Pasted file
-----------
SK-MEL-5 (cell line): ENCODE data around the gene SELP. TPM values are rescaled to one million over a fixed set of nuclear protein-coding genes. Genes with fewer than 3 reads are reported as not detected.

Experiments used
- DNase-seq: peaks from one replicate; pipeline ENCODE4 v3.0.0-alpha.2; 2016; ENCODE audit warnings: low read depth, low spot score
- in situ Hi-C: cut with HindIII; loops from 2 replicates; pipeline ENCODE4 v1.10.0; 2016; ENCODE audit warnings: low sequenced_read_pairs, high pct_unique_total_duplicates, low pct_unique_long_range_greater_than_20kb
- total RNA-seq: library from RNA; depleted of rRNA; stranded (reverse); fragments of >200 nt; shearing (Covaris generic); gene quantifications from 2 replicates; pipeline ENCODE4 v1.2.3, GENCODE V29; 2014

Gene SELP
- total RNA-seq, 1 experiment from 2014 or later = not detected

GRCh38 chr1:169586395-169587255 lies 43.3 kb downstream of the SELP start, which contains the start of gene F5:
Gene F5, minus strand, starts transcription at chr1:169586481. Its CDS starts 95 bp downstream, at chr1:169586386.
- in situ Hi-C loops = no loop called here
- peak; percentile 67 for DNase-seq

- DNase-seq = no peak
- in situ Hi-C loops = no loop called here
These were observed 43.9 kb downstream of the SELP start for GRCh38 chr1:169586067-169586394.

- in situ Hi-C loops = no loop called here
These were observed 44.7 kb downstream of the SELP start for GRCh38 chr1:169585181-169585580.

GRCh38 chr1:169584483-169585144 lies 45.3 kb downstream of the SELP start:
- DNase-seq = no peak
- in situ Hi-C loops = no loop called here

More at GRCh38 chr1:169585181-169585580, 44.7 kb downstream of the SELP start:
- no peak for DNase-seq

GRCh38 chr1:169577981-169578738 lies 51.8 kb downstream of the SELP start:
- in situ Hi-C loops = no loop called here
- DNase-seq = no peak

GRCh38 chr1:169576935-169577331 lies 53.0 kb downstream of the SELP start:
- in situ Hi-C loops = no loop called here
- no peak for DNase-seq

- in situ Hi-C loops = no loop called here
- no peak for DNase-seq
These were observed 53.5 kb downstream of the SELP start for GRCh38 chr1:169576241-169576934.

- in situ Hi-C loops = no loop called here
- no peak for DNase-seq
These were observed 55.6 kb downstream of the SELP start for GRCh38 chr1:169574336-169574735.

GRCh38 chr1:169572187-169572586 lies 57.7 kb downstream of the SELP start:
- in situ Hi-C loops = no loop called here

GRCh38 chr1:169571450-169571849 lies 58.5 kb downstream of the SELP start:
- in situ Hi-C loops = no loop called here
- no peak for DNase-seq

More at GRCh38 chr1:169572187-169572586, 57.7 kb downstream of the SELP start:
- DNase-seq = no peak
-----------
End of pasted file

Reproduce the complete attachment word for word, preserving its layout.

SK-MEL-5 (cell line): ENCODE data around the gene SELP. TPM values are rescaled to one million over a fixed set of nuclear protein-coding genes. Genes with fewer than 3 reads are reported as not detected.

Experiments used
- DNase-seq: peaks from one replicate; pipeline ENCODE4 v3.0.0-alpha.2; 2016; ENCODE audit warnings: low read depth, low spot score
- in situ Hi-C: cut with HindIII; loops from 2 replicates; pipeline ENCODE4 v1.10.0; 2016; ENCODE audit warnings: low sequenced_read_pairs, high pct_unique_total_duplicates, low pct_unique_long_range_greater_than_20kb
- total RNA-seq: library from RNA; depleted of rRNA; stranded (reverse); fragments of >200 nt; shearing (Covaris generic); gene quantifications from 2 replicates; pipeline ENCODE4 v1.2.3, GENCODE V29; 2014

Gene SELP
- total RNA-seq, 1 experiment from 2014 or later = not detected

GRCh38 chr1:169586395-169587255 lies 43.3 kb downstream of the SELP start, which contains the start of gene F5:
Gene F5, minus strand, starts transcription at chr1:169586481. Its CDS starts 95 bp downstream, at chr1:169586386.
- in situ Hi-C loops = no loop called here
- peak; percentile 67 for DNase-seq

- DNase-seq = no peak
- in situ Hi-C loops = no loop called here
These were observed 43.9 kb downstream of the SELP start for GRCh38 chr1:169586067-169586394.

- in situ Hi-C loops = no loop called here
These were observed 44.7 kb downstream of the SELP start for GRCh38 chr1:169585181-169585580.

GRCh38 chr1:169584483-169585144 lies 45.3 kb downstream of the SELP start:
- DNase-seq = no peak
- in situ Hi-C loops = no loop called here

More at GRCh38 chr1:169585181-169585580, 44.7 kb downstream of the SELP start:
- no peak for DNase-seq

GRCh38 chr1:169577981-169578738 lies 51.8 kb downstream of the SELP start:
- in situ Hi-C loops = no loop called here
- DNase-seq = no peak

GRCh38 chr1:169576935-169577331 lies 53.0 kb downstream of the SELP start:
- in situ Hi-C loops = no loop called here
- no peak for DNase-seq

- in situ Hi-C loops = no loop called here
- no peak for DNase-seq
These were observed 53.5 kb downstream of the SELP start for GRCh38 chr1:169576241-169576934.

- in situ Hi-C loops = no loop called here
- no peak for DNase-seq
These were observed 55.6 kb downstream of the SELP start for GRCh38 chr1:169574336-169574735.

GRCh38 chr1:169572187-169572586 lies 57.7 kb downstream of the SELP start:
- in situ Hi-C loops = no loop called here

GRCh38 chr1:169571450-169571849 lies 58.5 kb downstream of the SELP start:
- in situ Hi-C loops = no loop called here
- no peak for DNase-seq

More at GRCh38 chr1:169572187-169572586, 57.7 kb downstream of the SELP start:
- DNase-seq = no peak